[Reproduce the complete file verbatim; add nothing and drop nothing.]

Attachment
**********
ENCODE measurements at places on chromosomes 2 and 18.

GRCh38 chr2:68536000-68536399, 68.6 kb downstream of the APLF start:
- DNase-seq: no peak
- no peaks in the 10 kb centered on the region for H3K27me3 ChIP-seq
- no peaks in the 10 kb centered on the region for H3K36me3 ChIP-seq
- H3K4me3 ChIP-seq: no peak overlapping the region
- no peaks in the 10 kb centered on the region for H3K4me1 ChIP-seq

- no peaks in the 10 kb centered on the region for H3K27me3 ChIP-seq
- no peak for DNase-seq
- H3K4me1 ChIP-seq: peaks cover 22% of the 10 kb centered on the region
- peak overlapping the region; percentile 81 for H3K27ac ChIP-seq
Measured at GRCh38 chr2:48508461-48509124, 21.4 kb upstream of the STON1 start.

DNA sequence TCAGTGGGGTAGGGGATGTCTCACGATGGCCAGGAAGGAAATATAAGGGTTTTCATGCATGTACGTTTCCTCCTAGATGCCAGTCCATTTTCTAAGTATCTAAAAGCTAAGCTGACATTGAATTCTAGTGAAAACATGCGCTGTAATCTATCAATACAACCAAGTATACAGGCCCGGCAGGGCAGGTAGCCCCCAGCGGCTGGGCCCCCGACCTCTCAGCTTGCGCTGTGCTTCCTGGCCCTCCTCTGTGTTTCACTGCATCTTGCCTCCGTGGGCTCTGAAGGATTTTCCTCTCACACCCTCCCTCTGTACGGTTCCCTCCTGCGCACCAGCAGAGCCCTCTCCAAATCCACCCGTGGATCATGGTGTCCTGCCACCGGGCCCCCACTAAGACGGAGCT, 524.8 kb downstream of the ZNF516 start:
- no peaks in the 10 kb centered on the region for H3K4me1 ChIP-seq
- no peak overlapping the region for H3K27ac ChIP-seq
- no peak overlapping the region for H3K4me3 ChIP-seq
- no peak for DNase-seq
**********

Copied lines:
ENCODE measurements at places on chromosomes 2 and 18.

GRCh38 chr2:68536000-68536399, 68.6 kb downstream of the APLF start:
- DNase-seq: no peak
- no peaks in the 10 kb centered on the region for H3K27me3 ChIP-seq
- no peaks in the 10 kb centered on the region for H3K36me3 ChIP-seq
- H3K4me3 ChIP-seq: no peak overlapping the region
- no peaks in the 10 kb centered on the region for H3K4me1 ChIP-seq

- no peaks in the 10 kb centered on the region for H3K27me3 ChIP-seq
- no peak for DNase-seq
- H3K4me1 ChIP-seq: peaks cover 22% of the 10 kb centered on the region
- peak overlapping the region; percentile 81 for H3K27ac ChIP-seq
Measured at GRCh38 chr2:48508461-48509124, 21.4 kb upstream of the STON1 start.

DNA sequence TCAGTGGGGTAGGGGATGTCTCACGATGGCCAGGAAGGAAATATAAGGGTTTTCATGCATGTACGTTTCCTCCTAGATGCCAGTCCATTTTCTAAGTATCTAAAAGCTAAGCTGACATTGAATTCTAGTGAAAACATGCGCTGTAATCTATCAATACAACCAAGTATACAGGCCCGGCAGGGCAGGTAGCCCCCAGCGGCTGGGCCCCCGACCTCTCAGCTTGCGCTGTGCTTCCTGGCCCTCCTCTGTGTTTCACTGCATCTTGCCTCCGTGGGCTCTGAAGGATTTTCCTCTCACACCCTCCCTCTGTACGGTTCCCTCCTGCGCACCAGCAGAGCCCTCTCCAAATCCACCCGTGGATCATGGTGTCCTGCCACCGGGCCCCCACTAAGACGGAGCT, 524.8 kb downstream of the ZNF516 start:
- no peaks in the 10 kb centered on the region for H3K4me1 ChIP-seq
- no peak overlapping the region for H3K27ac ChIP-seq
- no peak overlapping the region for H3K4me3 ChIP-seq
- no peak for DNase-seq